A publication of the Archaeological Institute of America
Roman Basilica Complex Unearthed in Israel
Thursday, June 3, 2021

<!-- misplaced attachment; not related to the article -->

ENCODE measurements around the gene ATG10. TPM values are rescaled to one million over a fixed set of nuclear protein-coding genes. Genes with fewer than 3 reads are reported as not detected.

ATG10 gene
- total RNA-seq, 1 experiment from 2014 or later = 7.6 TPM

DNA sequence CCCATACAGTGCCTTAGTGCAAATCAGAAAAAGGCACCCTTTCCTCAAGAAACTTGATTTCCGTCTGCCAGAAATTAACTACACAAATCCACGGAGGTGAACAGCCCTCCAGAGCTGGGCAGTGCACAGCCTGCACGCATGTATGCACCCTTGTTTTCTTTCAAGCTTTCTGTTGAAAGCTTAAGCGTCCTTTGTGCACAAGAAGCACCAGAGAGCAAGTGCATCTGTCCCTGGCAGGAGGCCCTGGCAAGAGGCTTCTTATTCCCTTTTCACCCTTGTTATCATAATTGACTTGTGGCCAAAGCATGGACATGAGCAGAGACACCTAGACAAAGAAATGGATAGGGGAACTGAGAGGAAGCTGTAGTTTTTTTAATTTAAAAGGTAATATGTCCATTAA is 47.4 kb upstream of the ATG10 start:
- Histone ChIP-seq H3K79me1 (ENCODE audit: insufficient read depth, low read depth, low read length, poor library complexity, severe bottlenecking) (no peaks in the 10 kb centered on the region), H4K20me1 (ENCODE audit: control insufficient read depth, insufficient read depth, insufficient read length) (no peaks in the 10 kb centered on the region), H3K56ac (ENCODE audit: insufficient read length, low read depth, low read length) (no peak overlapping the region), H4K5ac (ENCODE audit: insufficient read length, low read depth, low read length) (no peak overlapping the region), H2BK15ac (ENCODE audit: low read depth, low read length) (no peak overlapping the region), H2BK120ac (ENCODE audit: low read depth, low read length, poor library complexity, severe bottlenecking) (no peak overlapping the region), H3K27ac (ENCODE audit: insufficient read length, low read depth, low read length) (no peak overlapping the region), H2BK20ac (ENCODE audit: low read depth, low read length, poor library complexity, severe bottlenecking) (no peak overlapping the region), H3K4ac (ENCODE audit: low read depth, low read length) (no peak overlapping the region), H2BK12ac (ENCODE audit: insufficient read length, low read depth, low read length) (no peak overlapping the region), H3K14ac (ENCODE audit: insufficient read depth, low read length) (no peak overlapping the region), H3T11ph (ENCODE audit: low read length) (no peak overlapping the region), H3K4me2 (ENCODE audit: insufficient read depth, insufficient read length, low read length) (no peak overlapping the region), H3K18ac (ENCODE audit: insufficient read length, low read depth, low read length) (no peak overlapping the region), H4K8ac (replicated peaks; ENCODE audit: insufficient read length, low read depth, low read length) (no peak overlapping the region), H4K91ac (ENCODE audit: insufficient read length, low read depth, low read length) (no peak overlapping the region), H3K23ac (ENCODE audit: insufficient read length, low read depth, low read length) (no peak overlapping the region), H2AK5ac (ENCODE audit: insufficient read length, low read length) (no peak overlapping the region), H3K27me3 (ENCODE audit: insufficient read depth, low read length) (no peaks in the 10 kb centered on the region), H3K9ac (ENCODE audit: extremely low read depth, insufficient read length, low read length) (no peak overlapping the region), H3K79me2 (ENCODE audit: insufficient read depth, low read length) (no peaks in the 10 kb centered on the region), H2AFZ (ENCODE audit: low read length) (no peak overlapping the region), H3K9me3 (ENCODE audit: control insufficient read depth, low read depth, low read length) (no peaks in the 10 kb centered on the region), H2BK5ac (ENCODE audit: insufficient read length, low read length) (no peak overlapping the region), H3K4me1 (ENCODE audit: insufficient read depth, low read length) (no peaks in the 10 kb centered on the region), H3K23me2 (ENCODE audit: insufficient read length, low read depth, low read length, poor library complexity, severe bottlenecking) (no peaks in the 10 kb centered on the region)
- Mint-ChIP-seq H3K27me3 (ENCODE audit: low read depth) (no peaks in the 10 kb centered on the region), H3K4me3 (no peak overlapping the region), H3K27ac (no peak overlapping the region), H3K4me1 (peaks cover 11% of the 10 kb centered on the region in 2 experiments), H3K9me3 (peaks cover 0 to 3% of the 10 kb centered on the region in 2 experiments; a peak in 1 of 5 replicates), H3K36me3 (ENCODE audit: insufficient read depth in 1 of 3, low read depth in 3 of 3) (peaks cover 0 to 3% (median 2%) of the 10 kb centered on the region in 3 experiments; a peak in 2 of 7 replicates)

ASHKELON, ISRAEL—According to a statement released by the Israel Ministry of Foreign Affairs, researchers led by Rachel Bar-Natan, Saar Ganor, and Fredrico Kobrin of the Israel Antiquities Authority have uncovered a Roman basilica complex in the ancient city of Ashkelon, which is located along southern Israel’s Mediterranean coastline. Ashkelon residents during the Roman period would have met for social and legal matters, transacted business, and attended performances and religious ceremonies at the basilica complex. The building, which had a roof and walls made of marble imported from Turkey, featured a central hall and two side halls. The central hall was surrounded with rows of marble columns and capitals standing approximately 43 feet tall. The capitals were adorned with plant motifs and eagles, the symbol of the Roman Empire, the researchers explained. The basilica was destroyed by an earthquake in A.D. 363 and abandoned. To read about a robust dye industry on the Mediterranean coast, go to "Letter from Israel: The Price of Purple."
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